Bening has been nominated for an Academy Award four times, for her performances in “The Grifters” (1990), “American Beauty” (1999), “Being Julia” (2004) and “The Kids Are All Right »

- Graham Winfrey

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This Week’s Wamg Podcast – Birth Of A Nation, Denial, Deepwater Horizon, and More

3 October 2016 11:34 AM, PDT | WeAreMovieGeeks.com | See recent WeAreMovieGeeks.com news »

This week’s episode of our podcast We Are Movie Geeks The Show is up! Hear Wamg’s Cate Marquis, Jim Batts and Tom Stockman talk movies. We’ll discuss the weekend box office and review The Birth Of A Nation, Denial, Deepwater Horizon, Miss Peregrines School For Peculiar Children, Storks, Masterminds, Come What May and Operation Avalanche. We’ll talk about all the movie-related events going on in St. Louis and we’ll pay tribute to the late directors Curtis Hanson and Herschell Gordon Lewis.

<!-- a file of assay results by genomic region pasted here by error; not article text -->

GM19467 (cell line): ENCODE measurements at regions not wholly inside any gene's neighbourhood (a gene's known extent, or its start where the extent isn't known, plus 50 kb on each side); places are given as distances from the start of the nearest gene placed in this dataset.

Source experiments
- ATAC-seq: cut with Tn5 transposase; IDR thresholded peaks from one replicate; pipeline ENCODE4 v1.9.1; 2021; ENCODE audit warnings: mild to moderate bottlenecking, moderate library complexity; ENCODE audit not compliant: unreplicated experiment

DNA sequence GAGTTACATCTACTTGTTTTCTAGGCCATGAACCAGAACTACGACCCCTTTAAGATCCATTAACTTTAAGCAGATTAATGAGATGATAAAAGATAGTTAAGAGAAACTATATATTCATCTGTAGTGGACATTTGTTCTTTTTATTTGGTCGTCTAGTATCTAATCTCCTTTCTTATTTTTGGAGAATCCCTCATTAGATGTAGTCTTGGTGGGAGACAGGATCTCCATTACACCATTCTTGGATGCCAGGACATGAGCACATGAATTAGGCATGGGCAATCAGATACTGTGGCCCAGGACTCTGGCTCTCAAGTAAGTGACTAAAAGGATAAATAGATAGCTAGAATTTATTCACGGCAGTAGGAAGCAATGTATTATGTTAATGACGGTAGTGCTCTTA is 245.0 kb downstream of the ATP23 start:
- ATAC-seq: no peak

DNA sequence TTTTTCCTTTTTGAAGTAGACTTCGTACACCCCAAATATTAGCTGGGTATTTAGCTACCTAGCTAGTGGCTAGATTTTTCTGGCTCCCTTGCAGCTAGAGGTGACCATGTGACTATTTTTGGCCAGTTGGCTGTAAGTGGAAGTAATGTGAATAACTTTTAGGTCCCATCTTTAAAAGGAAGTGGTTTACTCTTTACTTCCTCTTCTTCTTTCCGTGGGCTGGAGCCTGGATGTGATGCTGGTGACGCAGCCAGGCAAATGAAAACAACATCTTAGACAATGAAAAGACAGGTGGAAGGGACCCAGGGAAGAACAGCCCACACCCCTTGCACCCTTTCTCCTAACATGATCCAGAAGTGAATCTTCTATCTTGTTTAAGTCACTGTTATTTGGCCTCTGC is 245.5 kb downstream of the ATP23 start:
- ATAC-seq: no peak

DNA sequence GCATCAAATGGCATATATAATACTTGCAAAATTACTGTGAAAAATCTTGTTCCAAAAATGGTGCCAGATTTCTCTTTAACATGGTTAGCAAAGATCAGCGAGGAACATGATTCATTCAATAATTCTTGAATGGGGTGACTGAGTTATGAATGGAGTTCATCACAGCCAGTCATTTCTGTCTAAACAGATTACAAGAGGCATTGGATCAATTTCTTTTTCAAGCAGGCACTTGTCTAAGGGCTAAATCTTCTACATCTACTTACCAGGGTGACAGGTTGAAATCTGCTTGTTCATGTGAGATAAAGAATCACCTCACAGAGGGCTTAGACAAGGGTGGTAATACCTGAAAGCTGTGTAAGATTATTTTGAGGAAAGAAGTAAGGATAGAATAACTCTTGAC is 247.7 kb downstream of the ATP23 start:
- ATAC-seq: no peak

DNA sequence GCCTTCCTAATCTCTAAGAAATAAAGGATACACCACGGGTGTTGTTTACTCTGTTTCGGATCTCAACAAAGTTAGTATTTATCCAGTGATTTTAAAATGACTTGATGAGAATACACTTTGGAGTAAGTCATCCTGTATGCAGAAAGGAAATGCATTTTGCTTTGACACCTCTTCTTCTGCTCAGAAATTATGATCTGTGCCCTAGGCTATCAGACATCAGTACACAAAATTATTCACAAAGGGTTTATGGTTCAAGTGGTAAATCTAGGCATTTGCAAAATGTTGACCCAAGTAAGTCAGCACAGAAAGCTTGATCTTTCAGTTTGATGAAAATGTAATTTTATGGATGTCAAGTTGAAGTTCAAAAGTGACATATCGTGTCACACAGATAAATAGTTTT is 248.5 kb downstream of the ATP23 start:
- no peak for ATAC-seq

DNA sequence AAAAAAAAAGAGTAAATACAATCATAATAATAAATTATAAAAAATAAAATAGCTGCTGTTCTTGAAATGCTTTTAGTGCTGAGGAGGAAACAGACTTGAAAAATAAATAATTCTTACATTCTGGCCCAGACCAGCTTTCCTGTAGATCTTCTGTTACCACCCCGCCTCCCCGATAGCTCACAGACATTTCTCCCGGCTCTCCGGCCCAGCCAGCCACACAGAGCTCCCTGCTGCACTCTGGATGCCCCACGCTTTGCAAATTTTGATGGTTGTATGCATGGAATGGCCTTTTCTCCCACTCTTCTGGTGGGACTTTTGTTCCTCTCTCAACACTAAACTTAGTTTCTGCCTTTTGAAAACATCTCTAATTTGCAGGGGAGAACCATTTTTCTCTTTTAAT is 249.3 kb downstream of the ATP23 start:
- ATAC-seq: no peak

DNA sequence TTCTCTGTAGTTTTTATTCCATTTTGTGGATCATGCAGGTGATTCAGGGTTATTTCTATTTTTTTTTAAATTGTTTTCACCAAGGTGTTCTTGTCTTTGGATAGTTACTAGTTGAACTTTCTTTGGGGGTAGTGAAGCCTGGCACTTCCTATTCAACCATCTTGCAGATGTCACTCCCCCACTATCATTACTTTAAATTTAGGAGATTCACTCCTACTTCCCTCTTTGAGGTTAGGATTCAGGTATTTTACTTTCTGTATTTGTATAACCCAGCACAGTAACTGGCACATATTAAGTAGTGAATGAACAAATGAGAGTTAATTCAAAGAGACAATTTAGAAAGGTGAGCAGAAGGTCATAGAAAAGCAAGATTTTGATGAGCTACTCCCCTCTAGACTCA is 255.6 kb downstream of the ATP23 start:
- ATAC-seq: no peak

Here’s this week’s show. Have a listen:

http://www.wearemoviegeeks.com/wp-content/uploads/WAMG10-3-54.mp3

 

The post This Week’s Wamg Podcast – Birth Of A Nation, Denial, Deepwater Horizon, and More appeared first on We Are Movie Geeks.

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- Movie Geeks

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The Good, The Bad & The Badass: Emily Blunt

3 October 2016 8:21 AM, PDT | JoBlo.com | See recent JoBlo news »